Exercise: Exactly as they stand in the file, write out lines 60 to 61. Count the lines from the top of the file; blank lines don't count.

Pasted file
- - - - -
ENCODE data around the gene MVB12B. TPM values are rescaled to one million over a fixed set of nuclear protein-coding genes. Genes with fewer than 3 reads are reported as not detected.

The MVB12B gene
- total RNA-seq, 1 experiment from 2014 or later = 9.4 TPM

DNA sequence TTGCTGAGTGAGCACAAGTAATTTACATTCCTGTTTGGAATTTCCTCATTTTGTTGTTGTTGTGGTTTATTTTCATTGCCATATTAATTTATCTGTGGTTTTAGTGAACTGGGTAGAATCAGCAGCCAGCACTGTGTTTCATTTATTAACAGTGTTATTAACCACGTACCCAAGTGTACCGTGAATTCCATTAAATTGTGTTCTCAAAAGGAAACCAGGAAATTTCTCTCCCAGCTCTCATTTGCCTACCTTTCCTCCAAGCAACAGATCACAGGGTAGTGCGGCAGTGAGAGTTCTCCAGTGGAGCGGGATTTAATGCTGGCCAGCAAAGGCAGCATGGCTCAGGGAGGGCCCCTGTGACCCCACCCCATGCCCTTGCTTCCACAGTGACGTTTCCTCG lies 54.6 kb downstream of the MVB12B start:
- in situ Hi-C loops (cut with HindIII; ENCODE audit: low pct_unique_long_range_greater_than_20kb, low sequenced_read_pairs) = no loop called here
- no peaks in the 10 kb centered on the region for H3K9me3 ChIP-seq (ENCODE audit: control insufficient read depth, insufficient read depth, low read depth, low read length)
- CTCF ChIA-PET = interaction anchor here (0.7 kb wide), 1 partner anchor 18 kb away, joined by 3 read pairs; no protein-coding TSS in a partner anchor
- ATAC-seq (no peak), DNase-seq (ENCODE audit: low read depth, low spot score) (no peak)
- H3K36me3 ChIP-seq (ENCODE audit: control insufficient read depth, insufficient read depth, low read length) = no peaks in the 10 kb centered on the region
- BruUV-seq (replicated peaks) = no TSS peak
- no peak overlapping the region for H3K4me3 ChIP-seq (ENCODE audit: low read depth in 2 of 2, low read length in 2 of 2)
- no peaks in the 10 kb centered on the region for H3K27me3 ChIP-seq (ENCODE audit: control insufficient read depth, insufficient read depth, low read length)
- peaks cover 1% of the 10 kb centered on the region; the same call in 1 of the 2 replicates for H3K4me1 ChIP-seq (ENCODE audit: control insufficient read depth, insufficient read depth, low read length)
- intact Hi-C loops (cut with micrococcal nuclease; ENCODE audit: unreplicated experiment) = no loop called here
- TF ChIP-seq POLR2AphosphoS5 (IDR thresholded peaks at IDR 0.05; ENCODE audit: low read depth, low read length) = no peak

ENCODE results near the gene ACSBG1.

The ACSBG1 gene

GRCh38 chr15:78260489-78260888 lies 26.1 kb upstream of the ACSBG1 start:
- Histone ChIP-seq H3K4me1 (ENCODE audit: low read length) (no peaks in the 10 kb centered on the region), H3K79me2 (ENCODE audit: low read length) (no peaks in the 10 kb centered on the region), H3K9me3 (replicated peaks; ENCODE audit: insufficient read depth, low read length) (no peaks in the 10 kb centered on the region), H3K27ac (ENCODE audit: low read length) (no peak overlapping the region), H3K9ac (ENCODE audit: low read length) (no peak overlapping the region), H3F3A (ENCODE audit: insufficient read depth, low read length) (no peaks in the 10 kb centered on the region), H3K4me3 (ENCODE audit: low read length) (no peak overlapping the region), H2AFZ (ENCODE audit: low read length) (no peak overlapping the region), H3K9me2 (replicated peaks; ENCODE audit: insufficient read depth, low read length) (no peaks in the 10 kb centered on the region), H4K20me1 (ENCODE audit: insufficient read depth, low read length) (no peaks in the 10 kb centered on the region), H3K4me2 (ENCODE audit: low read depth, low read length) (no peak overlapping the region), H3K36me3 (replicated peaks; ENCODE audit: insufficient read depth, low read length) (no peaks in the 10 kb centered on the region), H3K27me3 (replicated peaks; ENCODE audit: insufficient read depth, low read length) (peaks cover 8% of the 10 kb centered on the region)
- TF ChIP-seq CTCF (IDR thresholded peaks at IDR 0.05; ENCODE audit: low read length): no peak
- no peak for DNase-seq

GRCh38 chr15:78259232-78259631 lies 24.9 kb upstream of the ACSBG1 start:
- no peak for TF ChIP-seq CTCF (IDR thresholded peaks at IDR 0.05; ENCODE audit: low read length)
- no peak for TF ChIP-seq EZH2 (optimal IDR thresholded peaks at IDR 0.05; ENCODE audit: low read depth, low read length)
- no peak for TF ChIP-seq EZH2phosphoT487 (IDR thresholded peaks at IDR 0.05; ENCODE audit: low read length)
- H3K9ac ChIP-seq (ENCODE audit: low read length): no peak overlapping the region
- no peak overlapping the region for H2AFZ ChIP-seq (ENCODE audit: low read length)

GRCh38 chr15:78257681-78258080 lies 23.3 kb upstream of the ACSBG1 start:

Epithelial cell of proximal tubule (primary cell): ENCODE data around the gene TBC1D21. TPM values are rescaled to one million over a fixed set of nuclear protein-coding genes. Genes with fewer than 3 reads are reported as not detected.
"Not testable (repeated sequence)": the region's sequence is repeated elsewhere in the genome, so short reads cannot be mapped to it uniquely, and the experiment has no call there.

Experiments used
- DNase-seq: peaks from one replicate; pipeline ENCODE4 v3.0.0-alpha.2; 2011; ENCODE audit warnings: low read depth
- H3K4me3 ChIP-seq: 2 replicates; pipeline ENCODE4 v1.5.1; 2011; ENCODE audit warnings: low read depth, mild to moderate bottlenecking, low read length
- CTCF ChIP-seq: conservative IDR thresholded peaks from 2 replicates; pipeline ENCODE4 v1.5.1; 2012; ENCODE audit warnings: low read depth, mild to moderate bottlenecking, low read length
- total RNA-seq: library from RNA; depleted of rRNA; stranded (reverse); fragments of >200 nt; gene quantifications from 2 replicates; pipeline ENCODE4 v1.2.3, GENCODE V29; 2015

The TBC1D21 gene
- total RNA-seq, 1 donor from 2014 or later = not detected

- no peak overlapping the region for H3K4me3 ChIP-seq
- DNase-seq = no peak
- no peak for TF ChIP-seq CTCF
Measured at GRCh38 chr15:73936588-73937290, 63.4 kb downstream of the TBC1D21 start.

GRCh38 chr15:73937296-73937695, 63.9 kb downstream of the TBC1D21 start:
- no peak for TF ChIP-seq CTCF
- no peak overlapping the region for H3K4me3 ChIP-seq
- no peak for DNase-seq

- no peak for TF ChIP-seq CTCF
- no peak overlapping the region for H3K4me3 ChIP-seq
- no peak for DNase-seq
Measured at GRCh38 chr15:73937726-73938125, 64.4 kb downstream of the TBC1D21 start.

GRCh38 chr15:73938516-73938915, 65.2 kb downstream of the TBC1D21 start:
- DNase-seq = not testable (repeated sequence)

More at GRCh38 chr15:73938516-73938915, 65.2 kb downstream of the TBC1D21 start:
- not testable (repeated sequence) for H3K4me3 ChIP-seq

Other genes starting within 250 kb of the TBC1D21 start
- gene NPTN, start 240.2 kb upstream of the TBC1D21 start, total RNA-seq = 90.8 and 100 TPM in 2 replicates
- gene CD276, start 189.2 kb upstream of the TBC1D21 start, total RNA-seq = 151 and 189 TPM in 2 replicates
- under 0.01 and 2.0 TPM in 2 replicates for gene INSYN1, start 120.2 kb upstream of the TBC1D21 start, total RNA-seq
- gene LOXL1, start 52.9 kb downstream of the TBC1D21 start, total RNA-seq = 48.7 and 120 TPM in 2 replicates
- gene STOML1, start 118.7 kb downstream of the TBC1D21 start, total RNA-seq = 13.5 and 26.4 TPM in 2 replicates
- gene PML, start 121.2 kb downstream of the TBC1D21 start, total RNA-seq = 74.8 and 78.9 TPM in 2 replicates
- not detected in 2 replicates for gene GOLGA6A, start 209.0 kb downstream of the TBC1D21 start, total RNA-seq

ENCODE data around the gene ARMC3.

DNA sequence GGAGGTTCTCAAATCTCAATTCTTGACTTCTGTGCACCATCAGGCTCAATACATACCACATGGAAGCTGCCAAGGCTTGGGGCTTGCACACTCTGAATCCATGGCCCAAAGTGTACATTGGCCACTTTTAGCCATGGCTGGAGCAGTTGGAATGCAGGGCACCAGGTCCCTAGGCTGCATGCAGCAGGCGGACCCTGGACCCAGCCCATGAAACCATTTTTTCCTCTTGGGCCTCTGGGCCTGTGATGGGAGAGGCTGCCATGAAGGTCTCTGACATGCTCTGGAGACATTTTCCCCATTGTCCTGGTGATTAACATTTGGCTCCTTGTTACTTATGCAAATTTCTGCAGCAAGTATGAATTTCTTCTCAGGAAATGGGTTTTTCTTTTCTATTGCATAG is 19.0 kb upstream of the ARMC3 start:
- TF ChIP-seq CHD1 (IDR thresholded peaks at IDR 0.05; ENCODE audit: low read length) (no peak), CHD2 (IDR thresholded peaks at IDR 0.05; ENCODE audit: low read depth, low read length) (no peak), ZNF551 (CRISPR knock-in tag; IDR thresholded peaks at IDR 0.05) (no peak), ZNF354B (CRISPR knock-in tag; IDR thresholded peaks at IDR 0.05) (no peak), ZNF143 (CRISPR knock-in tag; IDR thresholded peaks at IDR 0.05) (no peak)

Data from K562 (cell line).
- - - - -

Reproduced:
- gene PML, start 121.2 kb downstream of the TBC1D21 start, total RNA-seq = 74.8 and 78.9 TPM in 2 replicates
- not detected in 2 replicates for gene GOLGA6A, start 209.0 kb downstream of the TBC1D21 start, total RNA-seq